what 'multiculturalism day' means to canadians

Happy Multiculturalism Day!

In 1971, Canada became the world’s first country to declare multiculturalism an official national policy. We didn’t stop there. In 2002, the Canadian Government designated June 27th of each year as Canadian Multiculturalism Day. Since then, Canadians have gathered across the country to celebrate our richly diverse population and the unique qualities that contribute to our cultural mosaic, a mosaic we believe makes us a better, stronger and happier country. At its best, our citizens take pride in their country and participate in what it offers, while at the same time retaining and celebrating their ancestry and their unique ethnic, religious, gender and cultural differences in an atmosphere of acceptance and tolerance.

multiculturalism working in canada

This isn’t the first time we’re talking about diversity in the workplace and how it contributes to an organization’s success. It’s become increasingly clear that diversity and multiculturalism are no longer a nice-to-haves, but an organizational necessity. Companies simply can’t compete in their marketplaces without a diverse workplace – culturally and in every other way. Nor, in 2016, should they.

Statistics Canada estimates that 200,000 immigrants a year from countries around the world choose Canada as their home. That speaks loudly to our quality of life, the level of acceptance, and opportunities available. Further, it’s projected that 8.5 million people who are visible minorities will help us celebrate our nation’s 150th birthday in 2017.  Stats Canada estimates the number of immigrants living in Canada on that date at 7.7 million and predicts that by 2013, immigration will account for all net population growth.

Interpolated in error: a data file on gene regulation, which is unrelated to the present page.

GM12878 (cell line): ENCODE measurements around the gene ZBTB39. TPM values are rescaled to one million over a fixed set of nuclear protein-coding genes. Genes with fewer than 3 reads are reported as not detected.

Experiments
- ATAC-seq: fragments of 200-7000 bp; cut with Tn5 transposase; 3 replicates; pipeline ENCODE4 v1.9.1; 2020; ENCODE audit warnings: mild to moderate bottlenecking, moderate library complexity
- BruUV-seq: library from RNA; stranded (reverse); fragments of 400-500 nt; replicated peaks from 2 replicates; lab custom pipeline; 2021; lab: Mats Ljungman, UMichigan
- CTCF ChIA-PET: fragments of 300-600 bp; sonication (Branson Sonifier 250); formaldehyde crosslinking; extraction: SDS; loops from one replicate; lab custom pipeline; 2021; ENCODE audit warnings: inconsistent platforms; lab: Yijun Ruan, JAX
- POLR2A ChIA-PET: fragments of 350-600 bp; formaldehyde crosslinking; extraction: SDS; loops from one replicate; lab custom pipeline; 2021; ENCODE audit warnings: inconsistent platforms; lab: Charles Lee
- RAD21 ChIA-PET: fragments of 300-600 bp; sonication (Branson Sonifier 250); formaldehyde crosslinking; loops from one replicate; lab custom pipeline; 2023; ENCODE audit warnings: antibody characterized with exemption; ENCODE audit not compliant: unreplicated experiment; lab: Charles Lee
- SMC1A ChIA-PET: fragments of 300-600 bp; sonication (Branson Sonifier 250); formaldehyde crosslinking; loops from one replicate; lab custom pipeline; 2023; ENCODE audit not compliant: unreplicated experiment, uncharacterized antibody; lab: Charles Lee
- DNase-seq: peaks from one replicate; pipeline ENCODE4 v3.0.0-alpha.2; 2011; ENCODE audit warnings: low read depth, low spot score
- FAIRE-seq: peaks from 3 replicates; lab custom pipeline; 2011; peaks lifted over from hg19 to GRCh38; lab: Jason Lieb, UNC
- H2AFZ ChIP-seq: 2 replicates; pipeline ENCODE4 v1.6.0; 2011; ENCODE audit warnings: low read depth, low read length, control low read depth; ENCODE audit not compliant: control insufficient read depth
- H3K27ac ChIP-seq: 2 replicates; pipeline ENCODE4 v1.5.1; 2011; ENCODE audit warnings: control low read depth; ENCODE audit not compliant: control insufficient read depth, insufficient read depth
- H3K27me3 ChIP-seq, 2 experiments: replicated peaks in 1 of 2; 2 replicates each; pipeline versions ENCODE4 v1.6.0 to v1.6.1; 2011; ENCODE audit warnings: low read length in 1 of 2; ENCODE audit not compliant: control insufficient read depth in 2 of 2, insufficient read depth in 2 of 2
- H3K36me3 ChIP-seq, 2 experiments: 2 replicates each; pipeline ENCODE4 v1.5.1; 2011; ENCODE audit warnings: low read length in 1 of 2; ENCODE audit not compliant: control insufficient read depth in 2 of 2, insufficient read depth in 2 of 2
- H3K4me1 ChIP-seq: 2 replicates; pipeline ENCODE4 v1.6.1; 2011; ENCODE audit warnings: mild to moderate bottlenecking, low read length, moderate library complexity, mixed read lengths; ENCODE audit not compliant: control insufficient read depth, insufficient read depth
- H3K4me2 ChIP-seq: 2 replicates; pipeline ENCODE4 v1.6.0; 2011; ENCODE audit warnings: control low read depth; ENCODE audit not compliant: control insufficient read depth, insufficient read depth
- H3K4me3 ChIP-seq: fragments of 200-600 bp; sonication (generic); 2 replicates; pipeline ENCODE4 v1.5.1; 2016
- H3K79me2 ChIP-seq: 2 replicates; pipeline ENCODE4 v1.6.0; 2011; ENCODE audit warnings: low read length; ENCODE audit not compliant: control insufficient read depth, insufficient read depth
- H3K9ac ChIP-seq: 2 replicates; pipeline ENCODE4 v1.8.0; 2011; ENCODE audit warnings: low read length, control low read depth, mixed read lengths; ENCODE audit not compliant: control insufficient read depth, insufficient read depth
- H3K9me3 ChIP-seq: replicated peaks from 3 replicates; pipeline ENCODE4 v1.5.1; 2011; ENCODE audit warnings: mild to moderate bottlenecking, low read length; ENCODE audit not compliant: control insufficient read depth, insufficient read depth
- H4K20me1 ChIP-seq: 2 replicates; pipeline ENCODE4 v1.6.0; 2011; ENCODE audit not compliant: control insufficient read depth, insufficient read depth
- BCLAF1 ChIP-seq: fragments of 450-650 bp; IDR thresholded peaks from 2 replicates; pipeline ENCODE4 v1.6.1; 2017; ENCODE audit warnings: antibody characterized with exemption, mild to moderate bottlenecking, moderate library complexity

workforce diversity: the fresh face of employment in canada

The most successful companies have integrated workforce diversity into their corporate vision. They provide mentorship, networking, and career development opportunities. They create, update and execute regular inclusiveness training. They establish in-house diversity councils and committees, and assign leadership roles. They target for hire those diverse groups in which their research shows they are lacking. And they adapt their interviewing and hiring criteria as necessary to ensure opportunities are available to everyone.

Smart businesses that successfully manage a diverse workforce by recognizing, respecting and celebrating its cultural differences benefit in many ways. They know that if they’re staffing from a diverse hiring pool, their client base is also reflective of that diversity. They understand that differences are not to be feared but welcomed and encouraged because they generate energy, creativity, outside-the-box thinking and a broader, non-homogeneous knowledge base  - all critical to any industry but particularly so in these times of constant change and threats from disruptive technologies.

Companies that have a well-entrenched diverse, multicultural hiring strategy are reaping the benefits of their forward thinking. They attract, hire and retain the best employees available from all demographics, which helps build immunity against employee shortages and economic downturns and makes them attractive companies to do business with locally, nationally and internationally. That’s because they really do ‘speak the language’ on all the levels that count.

Over 5 million households in Canada are non-English speaking; these people work somewhere, have contacts and networks, vote, shop, take their kids to hockey practice and dance class – just like their English-speaking fellow Canadians. So regardless of how you celebrate Multiculturalism Day, take a moment to reflect on who we are as a nation, how we operate at home and on the world stage and how the world sees us. You’ll see it’s impossible to separate who we are individually from who we are as a nation. And that’s a good thing. We’re very lucky.

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